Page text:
CHICAGO -- When it comes to diversifying America's teaching corps to better reflect the increasing number of Hispanic students, there's a big question: If Latino public school students rarely see a Hispanic teacher, how will they ever come to see teaching as an attractive profession?
It's not a trivial concern.
While there's no specific research data showing that Hispanic students receive an outsized benefit from having teachers with the same background, there are studies that confirm a positive link between teachers of color and the academic achievement of all students.
And a recent study found that low-income black students who have at least one black teacher in elementary school are significantly more likely to graduate from high school and consider attending college.
But while the benefits to an increasingly diverse student body are easily imaginable, one aspect about recruiting more teachers of color is rarely spoken about: How challenging it is to actually be a Hispanic teacher in a teaching corps that is overwhelmingly white (only 8 percent of all teachers are Hispanic).
For starters, becoming a teacher is expensive.
Not only do you need to earn at least a bachelor's degree but, depending on your state, there are a battery of general and content-area tests to take, each of them costing a nice chunk of change. The capstone test -- called the edTPA and now the standard for certification in 16 states and growing -- requires a high quality video-taking device, video editing skills and super fast internet access to create and upload an extensive submission.
This is in addition to 15 to 20 weeks of unpaid mandatory student teaching during which you'd have to be crazy to try to work elsewhere -- if your university even allowed it -- regardless of how dearly you needed the income.
And, as if that weren't enough of a mountain to climb, for those altruistic souls devoted to teaching in low-income schools where the majority of students are black or Hispanic and the pay is likely to be low, the Trump administration is threatening to end the Public Service Loan Forgiveness program, which helps teachers who take on these extra difficult teaching assignments.
Then there is the actual experience of being a teacher in a school where there are few or no other teachers of color -- it's not always a walk in the park.
I've been blessed to teach in schools chock full of absolutely caring, devoted, selfless and hard-working teachers and administrators who would do practically anything to ensure the academic success of all their students.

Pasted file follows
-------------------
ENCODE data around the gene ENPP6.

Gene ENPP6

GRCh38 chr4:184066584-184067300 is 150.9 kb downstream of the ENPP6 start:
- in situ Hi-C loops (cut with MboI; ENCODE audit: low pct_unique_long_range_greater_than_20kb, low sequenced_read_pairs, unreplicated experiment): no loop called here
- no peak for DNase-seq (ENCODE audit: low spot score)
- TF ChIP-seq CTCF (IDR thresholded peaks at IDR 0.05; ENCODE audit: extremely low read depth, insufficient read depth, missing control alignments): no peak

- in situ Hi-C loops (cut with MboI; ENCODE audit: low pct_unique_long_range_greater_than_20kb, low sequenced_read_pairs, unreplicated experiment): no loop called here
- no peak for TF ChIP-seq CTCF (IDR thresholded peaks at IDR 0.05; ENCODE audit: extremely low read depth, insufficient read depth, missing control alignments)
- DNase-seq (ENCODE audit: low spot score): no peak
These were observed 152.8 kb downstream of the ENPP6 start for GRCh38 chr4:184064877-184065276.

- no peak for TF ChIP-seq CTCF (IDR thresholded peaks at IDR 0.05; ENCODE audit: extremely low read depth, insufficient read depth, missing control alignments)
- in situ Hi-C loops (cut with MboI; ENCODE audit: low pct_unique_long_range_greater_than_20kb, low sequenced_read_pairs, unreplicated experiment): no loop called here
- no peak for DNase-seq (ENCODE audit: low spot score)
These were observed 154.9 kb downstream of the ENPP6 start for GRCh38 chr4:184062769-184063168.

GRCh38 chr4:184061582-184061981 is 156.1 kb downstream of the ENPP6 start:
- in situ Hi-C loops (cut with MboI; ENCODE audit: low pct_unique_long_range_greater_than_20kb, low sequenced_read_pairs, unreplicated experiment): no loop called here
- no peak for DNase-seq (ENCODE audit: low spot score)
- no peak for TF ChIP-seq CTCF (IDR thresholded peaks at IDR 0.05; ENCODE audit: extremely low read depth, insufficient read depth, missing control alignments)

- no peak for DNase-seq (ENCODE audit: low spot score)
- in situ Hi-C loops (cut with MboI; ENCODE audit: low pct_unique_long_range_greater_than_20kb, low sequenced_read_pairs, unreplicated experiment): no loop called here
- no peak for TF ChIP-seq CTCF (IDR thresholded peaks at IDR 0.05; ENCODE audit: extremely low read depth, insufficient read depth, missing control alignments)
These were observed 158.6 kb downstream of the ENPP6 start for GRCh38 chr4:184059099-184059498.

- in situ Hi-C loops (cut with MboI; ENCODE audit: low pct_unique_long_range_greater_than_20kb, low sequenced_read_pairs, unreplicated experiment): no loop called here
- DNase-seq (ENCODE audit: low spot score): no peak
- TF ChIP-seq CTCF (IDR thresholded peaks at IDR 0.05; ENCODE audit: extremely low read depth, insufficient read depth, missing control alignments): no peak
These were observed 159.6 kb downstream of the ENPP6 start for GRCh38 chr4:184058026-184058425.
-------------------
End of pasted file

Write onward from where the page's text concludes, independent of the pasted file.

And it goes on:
But even in such environments of pulling out all the stops to make sure all kids progressed, there were still obvious ways in which white students were seen as academically ready to thrive while black and Hispanic students were considered lesser -- too poor, too devoid of resources at home, too far behind peers or otherwise too downtrodden to succeed.
At best, some of these students of color were given extra resources and attention by adults, though sometimes these efforts were tinged with pity. At worst, some kids -- even as young as first grade -- were simply written off as unsalvageable.
Throughout my years in education I've been present at meetings where such students were referred to as stupid or hopeless. Their parents were savaged as being clueless, unhinged or having been purchased by a spouse as a mail-order bride from a foreign country. In one case, my presence was not enough to hold the tongue of a teacher who suggested that a male Hispanic student's career trajectory would peak with becoming a janitor.
This behavior, however, pales in comparison to the impact minority teachers can make. It may sound trite, but there is relief and even pure joy when minority students experience having a teacher who shares their culture.
A more diverse teacher corps is not a panacea -- the single most important factor in student achievement is the quality of the teacher regardless of race or ethnicity.
But if more Hispanic college students can be recruited into teaching through a variety of supports and incentives, the way in which struggling students are perceived in schools can slowly begin to change.
Teaching is not easy or particularly lucrative, relative to other highly skilled professions. But walking into a classroom and being a living, breathing example of all the possibilities that a good education can open up offers its own rewards.